Two hours passed away. The promontory was then seen off from the ship.

At that moment they saw Negoro come on deck. This time he regarded the
coast with extreme attention, shook his head like a man who would know
what to believe, and went down again, after pronouncing a name that
nobody could hear.

Dick Sand himself sought to perceive the coast, which ought to round
off behind the promontory.

Two hours rolled by. The promontory was standing on the larboard stern,
but the coast was not yet to be traced.

Meanwhile the sky cleared at the horizon, and a high coast, like the
American land, bordered by the immense chain of the Andes, should be
visible for more than twenty miles.

Dick Sand took his telescope and moved it slowly over the whole eastern

Nothing! He could see nothing!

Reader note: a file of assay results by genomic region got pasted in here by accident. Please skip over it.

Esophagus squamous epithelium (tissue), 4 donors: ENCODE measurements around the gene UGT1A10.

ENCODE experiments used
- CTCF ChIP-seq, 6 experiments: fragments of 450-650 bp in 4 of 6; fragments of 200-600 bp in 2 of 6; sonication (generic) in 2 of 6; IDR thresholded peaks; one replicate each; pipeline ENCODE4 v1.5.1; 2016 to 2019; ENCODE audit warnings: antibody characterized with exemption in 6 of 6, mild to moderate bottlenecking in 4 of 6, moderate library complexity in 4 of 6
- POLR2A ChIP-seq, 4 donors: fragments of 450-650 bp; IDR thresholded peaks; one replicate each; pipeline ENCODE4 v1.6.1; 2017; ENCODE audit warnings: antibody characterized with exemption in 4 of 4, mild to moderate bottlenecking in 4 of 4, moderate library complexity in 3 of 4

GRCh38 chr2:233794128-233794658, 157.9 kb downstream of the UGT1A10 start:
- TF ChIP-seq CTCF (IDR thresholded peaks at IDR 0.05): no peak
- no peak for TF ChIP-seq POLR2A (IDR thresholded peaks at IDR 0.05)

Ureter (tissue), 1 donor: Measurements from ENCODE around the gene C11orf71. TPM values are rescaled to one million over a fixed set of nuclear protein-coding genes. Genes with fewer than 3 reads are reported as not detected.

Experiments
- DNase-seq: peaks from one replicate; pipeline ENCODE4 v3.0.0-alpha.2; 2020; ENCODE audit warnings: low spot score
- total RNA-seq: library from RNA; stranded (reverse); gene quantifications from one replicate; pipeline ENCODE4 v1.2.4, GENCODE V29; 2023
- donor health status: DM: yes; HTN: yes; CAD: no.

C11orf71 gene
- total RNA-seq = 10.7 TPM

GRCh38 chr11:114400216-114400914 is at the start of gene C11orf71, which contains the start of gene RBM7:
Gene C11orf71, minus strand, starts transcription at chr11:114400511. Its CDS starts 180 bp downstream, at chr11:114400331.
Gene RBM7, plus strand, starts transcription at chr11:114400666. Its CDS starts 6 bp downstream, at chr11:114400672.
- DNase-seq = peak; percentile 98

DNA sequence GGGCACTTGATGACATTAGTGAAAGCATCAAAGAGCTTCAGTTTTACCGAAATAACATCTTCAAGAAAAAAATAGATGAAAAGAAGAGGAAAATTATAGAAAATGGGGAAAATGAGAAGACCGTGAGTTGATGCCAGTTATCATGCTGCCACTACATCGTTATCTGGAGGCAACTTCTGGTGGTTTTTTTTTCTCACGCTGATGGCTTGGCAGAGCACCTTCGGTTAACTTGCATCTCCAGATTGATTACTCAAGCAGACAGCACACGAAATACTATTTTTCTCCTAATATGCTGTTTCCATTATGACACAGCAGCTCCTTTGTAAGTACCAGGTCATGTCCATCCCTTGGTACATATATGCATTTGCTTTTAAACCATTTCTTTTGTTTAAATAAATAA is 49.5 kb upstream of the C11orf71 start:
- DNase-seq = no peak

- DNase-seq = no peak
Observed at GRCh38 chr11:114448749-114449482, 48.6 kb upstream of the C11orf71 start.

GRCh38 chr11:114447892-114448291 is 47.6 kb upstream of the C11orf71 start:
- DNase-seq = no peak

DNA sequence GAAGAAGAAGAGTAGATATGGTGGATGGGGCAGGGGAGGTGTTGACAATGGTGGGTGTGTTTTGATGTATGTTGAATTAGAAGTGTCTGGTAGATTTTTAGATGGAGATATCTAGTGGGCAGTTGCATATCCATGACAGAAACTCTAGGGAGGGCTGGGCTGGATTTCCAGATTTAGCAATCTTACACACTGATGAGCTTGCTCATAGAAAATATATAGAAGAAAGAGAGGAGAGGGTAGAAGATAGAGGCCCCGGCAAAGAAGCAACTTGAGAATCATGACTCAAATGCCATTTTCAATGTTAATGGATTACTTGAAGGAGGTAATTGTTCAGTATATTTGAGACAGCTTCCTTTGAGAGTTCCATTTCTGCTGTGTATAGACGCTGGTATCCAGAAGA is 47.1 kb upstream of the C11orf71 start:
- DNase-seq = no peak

At two o’clock in the afternoon every trace of land had disappeared
behind the "Pilgrim." Forward, the telescope could not seize any
outline whatsoever of a coast, high or low.

Then a cry escaped Dick Sand. Immediately leaving the deck, he rushed
into the cabin, where Mrs. Weldon was with little Jack, Nan, and Cousin

"An island! That was only an island!" said he.

"An island, Dick! but what?" asked Mrs. Weldon.

"The chart will tell us," replied the novice.

And running to his berth, he brought the ship’s chart.

"There, Mrs. Weldon, there!" said he. "That land which we have seen, it
can only be this point, lost in the middle of the Pacific! It can only
be the Isle of Paques; there is no other in these parts."

"And we have already left it behind?" asked Mrs. Weldon.

"Yes, well to the windward of us."

Mrs. Weldon looked attentively at the Isle of Paques, which only formed